This activity could be used to illustrate some points about NOS and TOK and engage the students in a really interesting analysis of the usefulness in Biology of 2D diagrams of 3D chemicals. 

Some scientists draw Ribose with the -OH and -H groups in different positions in a 2D diagram.
Are they wrong? How is it possible that there can be disagreement?

Take a look at this image of Ribose it has the -OH group on C1 carbon going upwards. In IB past paper question in May 2004 and 2008 there were molecules of ribose with the C1 -OH going down. I couldn't find a diagram the other way round.

Which diagram is wrong?  Could they both be right?

The problem comes from trying to represent a 3D molecule in a simplified 2D diagram.
In fact the four bonds on a Carbon atom (in methane) form a tetrahedral shape. The diagrams we learned to draw last lesson are simplifications. I would argue that they are useful 2D models because they help biology students to understand the nature of biological molecules and from that understanding the functioning of enzymes and the properties of cell membranes and other cell organelles.  All of this without worrying about 3D shape and bond angles - which IB chemists have to do.

In RIbose if the -O- is at the top and C1 on the right then the C1 -OH group comes forwards. See this video clip.

If you view from slightly above then -OH looks lower than H on the C1. If you look from below then the -OH looks higher.
The best way to see is using the 3D rendering of the Chemspider 3D JS model seen in this lesson.

I think this is a really interesting point for discussion with students. It would cover the NOS points on the use of models (1.10) and it would address the TOK dilemma between simplification to aid understanding and the the accuracy of complex models.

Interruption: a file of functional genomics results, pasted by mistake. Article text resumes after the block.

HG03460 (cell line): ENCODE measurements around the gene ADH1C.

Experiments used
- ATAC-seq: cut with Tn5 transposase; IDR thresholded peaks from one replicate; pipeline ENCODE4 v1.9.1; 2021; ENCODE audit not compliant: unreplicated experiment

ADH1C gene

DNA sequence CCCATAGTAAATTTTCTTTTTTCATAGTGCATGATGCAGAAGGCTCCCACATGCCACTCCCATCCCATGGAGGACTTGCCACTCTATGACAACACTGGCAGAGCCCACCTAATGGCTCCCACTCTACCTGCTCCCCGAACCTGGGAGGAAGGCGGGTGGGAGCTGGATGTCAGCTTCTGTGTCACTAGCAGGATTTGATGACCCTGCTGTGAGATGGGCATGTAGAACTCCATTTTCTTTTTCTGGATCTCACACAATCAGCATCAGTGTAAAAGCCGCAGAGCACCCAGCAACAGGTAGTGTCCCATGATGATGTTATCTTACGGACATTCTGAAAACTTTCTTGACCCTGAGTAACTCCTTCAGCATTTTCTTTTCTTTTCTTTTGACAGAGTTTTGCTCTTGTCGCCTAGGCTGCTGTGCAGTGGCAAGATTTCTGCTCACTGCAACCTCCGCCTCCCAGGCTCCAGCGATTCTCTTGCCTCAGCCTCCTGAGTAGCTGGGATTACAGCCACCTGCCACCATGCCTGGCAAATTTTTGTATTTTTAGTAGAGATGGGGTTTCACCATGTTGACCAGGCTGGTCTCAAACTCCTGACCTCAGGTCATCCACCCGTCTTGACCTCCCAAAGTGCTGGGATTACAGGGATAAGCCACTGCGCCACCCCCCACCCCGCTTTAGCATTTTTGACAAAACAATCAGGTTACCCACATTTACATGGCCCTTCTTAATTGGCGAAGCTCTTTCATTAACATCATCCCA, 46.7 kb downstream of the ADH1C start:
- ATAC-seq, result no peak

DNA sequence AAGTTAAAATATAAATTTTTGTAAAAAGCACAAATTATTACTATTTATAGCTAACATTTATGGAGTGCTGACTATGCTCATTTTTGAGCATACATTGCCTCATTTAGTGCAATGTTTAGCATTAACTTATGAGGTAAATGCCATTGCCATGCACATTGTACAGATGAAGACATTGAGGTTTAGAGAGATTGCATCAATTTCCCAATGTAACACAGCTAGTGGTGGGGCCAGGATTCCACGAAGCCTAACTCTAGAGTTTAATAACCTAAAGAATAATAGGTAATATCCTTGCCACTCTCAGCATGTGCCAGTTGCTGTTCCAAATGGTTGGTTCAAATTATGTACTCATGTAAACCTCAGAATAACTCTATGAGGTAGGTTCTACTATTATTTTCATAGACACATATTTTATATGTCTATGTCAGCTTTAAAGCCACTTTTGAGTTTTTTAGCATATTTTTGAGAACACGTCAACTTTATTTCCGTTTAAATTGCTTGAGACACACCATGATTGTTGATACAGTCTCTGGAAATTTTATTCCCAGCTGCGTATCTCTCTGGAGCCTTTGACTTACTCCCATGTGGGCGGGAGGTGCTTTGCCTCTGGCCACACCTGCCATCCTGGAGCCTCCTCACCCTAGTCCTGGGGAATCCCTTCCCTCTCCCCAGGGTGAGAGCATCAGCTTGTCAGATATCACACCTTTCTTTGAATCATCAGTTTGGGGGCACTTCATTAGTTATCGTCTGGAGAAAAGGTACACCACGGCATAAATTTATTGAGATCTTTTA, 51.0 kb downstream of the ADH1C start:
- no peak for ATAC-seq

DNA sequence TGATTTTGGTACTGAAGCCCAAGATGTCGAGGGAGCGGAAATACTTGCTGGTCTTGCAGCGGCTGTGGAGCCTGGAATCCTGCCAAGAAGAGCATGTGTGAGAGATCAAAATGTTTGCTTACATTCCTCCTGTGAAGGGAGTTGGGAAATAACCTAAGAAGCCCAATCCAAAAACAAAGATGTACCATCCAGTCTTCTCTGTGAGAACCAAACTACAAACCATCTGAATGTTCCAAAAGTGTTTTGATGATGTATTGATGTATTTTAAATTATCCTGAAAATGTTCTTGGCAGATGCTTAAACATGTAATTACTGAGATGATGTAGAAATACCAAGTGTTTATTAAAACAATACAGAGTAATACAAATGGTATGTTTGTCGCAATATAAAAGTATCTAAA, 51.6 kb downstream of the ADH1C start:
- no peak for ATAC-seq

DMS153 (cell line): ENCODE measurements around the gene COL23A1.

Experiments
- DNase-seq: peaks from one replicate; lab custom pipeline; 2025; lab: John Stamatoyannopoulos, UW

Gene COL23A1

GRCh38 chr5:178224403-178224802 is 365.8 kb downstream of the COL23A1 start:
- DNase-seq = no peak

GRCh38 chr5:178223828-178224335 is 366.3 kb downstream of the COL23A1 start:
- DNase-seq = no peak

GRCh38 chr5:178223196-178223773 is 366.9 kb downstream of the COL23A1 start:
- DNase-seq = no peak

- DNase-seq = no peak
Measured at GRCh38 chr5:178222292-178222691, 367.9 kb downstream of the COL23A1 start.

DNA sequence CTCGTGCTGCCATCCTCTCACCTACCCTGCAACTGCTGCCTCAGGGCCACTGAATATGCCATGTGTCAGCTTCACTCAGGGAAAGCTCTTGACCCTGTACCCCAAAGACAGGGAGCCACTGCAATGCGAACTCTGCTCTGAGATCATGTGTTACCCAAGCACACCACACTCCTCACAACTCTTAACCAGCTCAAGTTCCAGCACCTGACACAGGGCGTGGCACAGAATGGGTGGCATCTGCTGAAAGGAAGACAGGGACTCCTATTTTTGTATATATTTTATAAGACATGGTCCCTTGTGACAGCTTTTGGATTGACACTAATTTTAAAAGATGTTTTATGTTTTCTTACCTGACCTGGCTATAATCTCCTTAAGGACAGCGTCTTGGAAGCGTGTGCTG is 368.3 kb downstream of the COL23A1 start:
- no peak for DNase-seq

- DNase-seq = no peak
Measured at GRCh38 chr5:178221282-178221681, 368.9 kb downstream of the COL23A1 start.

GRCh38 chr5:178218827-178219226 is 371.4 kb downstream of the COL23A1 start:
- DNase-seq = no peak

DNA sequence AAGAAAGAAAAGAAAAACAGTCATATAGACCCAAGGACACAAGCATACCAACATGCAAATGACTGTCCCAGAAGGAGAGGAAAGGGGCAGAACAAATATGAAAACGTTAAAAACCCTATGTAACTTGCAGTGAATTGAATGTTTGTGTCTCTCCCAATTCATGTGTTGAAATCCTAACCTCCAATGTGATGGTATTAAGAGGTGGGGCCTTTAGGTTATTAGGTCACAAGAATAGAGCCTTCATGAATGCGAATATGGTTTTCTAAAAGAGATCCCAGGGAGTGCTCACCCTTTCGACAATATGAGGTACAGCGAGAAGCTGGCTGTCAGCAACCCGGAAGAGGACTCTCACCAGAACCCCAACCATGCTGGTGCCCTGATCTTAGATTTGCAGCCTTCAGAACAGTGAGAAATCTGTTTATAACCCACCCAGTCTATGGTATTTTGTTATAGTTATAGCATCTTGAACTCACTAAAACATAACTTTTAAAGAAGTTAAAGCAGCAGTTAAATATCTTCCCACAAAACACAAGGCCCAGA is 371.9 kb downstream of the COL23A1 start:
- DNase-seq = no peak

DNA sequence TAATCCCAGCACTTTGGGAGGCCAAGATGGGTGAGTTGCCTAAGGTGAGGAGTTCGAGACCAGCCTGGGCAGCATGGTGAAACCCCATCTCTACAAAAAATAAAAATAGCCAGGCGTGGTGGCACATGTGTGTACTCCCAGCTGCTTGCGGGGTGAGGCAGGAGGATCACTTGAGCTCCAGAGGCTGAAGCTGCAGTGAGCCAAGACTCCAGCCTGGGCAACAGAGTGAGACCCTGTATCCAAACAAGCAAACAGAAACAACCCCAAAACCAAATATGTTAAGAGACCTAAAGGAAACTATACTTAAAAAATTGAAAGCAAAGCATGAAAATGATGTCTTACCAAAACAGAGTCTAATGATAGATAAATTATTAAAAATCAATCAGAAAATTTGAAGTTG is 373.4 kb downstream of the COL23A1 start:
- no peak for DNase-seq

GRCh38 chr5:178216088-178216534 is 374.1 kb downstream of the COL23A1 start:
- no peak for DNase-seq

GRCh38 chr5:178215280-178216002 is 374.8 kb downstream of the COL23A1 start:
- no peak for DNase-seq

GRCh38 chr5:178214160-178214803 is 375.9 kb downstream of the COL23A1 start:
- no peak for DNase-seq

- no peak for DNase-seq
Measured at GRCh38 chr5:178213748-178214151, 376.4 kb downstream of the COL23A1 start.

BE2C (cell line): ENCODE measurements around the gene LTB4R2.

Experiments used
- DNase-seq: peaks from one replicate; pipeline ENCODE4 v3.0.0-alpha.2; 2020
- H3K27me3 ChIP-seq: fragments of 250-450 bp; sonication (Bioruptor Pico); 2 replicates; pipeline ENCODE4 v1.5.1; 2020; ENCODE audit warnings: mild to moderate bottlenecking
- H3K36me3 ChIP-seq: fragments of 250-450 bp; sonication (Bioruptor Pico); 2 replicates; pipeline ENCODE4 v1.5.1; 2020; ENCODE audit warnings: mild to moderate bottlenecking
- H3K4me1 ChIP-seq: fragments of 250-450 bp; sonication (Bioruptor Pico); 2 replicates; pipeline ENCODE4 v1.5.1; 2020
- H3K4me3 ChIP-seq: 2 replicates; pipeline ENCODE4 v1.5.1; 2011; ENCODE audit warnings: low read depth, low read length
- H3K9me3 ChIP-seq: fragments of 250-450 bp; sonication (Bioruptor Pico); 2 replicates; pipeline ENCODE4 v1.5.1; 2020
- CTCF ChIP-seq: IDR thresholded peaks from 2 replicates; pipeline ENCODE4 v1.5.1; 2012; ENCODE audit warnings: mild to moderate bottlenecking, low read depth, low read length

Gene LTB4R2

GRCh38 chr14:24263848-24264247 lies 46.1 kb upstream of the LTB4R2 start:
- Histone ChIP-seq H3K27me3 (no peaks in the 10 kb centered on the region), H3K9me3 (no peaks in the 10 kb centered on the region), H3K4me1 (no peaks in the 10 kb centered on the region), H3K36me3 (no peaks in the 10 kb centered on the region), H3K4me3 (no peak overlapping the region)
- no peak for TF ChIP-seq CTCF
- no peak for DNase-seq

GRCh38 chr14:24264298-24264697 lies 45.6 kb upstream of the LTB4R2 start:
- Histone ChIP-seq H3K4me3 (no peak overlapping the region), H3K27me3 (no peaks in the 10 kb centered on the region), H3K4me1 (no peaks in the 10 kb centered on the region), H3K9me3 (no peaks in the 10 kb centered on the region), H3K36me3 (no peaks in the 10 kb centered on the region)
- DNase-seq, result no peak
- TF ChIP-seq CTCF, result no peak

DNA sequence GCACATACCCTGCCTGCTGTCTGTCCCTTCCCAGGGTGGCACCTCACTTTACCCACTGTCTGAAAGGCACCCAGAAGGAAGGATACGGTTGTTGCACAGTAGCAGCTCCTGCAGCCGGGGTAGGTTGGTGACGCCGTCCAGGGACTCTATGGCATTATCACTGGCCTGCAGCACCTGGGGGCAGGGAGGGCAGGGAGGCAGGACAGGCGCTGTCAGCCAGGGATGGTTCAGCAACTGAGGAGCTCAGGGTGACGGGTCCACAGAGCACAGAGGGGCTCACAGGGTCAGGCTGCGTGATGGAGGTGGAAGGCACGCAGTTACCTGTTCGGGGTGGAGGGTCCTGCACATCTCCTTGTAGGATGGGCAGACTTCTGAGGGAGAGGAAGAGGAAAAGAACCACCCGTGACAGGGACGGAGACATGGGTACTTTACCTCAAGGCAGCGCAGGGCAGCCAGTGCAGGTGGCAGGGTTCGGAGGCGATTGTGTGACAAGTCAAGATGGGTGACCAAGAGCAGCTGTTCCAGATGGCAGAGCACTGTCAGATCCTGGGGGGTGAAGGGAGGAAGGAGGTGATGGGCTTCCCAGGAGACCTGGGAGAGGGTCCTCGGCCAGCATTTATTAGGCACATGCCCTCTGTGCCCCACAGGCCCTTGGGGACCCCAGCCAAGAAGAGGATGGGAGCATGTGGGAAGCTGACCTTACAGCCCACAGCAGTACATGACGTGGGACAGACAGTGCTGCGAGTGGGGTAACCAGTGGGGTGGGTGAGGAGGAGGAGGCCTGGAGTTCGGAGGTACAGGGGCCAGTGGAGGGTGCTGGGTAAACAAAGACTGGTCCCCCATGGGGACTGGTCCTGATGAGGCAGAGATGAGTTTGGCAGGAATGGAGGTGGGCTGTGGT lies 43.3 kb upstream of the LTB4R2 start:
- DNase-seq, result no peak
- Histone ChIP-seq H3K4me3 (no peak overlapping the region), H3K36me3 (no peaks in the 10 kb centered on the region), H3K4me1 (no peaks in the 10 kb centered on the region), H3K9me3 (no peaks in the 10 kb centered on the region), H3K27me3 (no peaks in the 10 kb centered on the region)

This problem of experts disagreeing features in TOK Essay titles:

Title 5 (2007):
Given access to the same facts, how is it possible that there can be disagreement between experts in a discipline?

In fact, like many monosaccharides, ribose exists in an equilibrium among 5 forms:

  1. the linear form
  2. alpha-ribofuranose
  3. beta-ribofuranose
  4. alpha-ribopyranose 
  5. beta-ribopyranose.

The beta-ribopyranose form predominates in aqueous solution (59%). 
The ribose form β-D-ribofuranose(13%) forms part of the backbone of RNA.

The aim of this lesson is to "flip the classroom" so that students make the best use of valuable lab time to complete the experiment while covering the factual theory work as homework, preferably before the lesson.

The IB-style questions can be used to check that the students have understood the simple facts and molecular names.

The Jmol 3D visualisations of molecules is a great introduction to Jmol and the possibilities of this sort of ICT. This is a simple biological gallery of Jmol 3D molecule visualisations.

The model answers are on separate pages so that teachers can control student access to these pags.